Eighty years in the future, America has devolved into a totalitarian theocracy. The ruling Josephites clone the only seeds that grow in the post-apocalyptic climate, allowing their Prophet to control who eats and who starves.
Subsisting on the fringes, Archer risks violation and death each day as she scours the forest for game to feed her people. When a Josephite refugee seeks sanctuary in her home, Archer is driven to chance a desperate gamble. A gamble that will bring down the Prophet and deliver seeds and freedom, or end in a fiery death for herself and for everyone she loves.
Seeds are life. . . . Seeds are power. . . . Seeds are the only hope of a despairing people. What will Archer do for the seeds of freedom, and what will she justify in their name? – Online book description
In Firelands Piper Bayard has managed to create a dystopian society filled with contrasts. On the one hand we have the Josephites: refined, devout, and with access to powerful technology and ample food. On the other, the Secs: eking out an existence with the meagre food provided to them by the Josephites, stealing what technology they can and not giving God much thought. At the same time the Secs live a life filled with joy and a sense of community even in the midst of their hardship while the Josephites live a life of perpetual fear of the Atonement, their very life signs constantly monitored by robotic policemen.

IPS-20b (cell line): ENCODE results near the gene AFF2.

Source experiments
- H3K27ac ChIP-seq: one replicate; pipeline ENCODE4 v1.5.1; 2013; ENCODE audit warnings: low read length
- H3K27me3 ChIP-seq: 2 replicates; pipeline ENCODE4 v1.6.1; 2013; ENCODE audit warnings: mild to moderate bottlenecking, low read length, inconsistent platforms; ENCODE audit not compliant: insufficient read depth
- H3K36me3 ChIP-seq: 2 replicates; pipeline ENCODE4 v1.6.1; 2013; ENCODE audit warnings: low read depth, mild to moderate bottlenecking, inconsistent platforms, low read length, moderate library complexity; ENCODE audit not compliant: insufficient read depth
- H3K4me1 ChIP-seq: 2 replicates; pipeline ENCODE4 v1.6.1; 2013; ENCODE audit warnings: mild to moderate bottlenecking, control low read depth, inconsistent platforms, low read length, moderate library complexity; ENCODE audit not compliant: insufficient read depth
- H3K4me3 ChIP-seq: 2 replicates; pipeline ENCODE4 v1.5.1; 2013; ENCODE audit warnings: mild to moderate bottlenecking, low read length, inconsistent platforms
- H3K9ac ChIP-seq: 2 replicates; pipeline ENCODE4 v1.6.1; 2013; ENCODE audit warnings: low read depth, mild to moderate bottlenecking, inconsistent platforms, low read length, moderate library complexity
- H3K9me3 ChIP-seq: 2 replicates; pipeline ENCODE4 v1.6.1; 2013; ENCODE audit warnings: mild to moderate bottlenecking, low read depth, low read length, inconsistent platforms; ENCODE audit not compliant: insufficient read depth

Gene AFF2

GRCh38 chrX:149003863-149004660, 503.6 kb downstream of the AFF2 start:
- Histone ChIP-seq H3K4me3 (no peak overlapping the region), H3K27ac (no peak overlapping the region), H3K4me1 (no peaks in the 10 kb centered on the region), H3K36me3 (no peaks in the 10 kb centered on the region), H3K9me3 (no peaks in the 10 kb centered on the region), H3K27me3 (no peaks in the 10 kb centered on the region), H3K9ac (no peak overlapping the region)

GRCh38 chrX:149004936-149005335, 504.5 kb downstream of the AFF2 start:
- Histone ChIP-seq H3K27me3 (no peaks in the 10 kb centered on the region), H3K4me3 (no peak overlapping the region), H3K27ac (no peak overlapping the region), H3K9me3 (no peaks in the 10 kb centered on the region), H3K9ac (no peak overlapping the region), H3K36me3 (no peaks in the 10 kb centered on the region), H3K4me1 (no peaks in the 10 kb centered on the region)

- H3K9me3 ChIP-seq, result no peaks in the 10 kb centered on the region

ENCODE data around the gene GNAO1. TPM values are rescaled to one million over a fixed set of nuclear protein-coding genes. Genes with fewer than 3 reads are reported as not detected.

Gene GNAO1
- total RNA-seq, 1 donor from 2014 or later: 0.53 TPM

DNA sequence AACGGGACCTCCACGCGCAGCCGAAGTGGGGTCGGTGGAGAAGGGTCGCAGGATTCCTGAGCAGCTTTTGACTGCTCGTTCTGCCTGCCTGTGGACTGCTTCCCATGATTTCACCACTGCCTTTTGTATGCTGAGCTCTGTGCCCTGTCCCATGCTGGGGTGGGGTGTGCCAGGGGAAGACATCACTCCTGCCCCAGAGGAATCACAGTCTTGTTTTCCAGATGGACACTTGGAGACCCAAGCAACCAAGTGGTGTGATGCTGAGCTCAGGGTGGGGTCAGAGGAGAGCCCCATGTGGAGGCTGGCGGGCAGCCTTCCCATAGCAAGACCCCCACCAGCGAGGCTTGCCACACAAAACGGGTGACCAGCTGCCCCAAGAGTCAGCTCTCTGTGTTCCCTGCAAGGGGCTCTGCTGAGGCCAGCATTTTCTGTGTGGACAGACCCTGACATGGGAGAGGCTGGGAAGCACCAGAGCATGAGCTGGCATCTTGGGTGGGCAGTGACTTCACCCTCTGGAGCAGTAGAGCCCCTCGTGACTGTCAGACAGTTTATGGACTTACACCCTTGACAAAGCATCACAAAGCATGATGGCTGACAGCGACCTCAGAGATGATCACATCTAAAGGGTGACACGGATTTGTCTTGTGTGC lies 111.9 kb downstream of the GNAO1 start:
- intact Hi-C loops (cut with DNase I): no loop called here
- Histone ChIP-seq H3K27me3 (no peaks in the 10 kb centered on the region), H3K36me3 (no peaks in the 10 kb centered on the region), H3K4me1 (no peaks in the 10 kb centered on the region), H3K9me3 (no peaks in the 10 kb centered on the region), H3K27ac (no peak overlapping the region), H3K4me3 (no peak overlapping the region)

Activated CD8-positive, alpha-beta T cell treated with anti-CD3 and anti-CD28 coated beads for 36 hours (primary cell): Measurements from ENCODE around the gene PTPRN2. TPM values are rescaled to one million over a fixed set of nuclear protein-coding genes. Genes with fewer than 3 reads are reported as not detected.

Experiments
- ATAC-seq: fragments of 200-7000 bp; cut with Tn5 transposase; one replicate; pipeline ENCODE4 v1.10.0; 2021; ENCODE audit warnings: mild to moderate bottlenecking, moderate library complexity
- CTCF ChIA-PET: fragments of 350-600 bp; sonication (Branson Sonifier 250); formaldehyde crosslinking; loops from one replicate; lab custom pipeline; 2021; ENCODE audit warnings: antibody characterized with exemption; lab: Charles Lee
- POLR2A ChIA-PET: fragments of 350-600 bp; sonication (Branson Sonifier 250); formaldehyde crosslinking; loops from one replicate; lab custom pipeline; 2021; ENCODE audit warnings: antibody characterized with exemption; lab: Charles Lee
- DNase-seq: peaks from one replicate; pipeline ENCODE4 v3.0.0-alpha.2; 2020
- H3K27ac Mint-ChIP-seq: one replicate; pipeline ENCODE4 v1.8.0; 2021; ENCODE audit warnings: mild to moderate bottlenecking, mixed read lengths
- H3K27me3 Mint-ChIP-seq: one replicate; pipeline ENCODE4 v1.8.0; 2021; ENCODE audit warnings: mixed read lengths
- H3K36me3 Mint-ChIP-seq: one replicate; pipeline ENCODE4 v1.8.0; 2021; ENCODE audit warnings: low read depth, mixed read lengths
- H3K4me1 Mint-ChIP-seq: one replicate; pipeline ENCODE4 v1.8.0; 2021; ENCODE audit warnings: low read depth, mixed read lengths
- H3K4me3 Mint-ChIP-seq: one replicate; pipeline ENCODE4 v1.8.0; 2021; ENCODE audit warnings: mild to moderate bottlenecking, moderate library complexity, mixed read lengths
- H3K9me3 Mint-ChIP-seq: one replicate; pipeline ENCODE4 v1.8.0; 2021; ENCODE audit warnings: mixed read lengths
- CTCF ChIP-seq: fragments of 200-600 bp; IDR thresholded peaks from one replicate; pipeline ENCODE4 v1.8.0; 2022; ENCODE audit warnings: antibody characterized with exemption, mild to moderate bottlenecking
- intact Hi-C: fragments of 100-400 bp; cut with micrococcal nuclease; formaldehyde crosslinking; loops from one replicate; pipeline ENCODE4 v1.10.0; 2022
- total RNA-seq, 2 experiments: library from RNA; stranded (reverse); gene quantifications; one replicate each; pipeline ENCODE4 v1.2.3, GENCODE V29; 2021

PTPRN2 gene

Piper paints a convincing picture of a world where an apple is something unimaginable and where crushing a flower can get you killed. The settings are rich and diverse, varying from peaceful meadows to barren wastes to the domed city of the Josephites. Fantastic technology like energy weapons and genetically modified plants that grow fuel exist alongside machine guns and internal combustion engines.
Archer is a brilliant character. She is a strong, independant woman who risks her life on a daily basis for her people and can outshoot and outhunt any man. At the same time she is just a girl who’s hoping for love and who likes to look pretty for important occasions. She is brave and caring, but also impatient and stubborn. She is complemented well by her co-star, Quinn and the tension between them is obvious from page one.
The other characters, aside from either supporting or thwarting Archer, also serve to remind us that things are not just black and white. We find that there are several good guys in the Josephite camp while some Secs would gladly betray their own in exchange for extra food.
While a couple of scenes are a bit slow and could probably have been cut, the overall pacing is good and the pages pretty much turn themselves. There are a few minor errors (specifically the repeated use of the word “drug” where I expected “dragged” had me reaching for a dictionary at one point, and once in a while Archer would say something that does not quite fit with her style of speech in the rest of the novel) but nothing too serious.
All in all, Firelands was a great read. It has action, suspense, romance and intrigue. I would have liked to know a little more of the history of this world, and I think the theme of religion in the abuse of power could have been explored more deeply, but the absence of these aspect don’t really detract from the book as a whole. Piper manages to make us care about the characters and the world and I appreciated the little, seemingly insignificant details she wove into the story that would crop up from time to time to bind the different parts of the novel together.
If you enjoy dystopian post-apocalyptic fiction give Firelands a look. I don’t think you’ll be disappointed.
Also be sure to visit Piper’s blog which she co-writes with Jay Holmes, a real-life spy (sorry, I meant spook. Apparently there’s a difference.)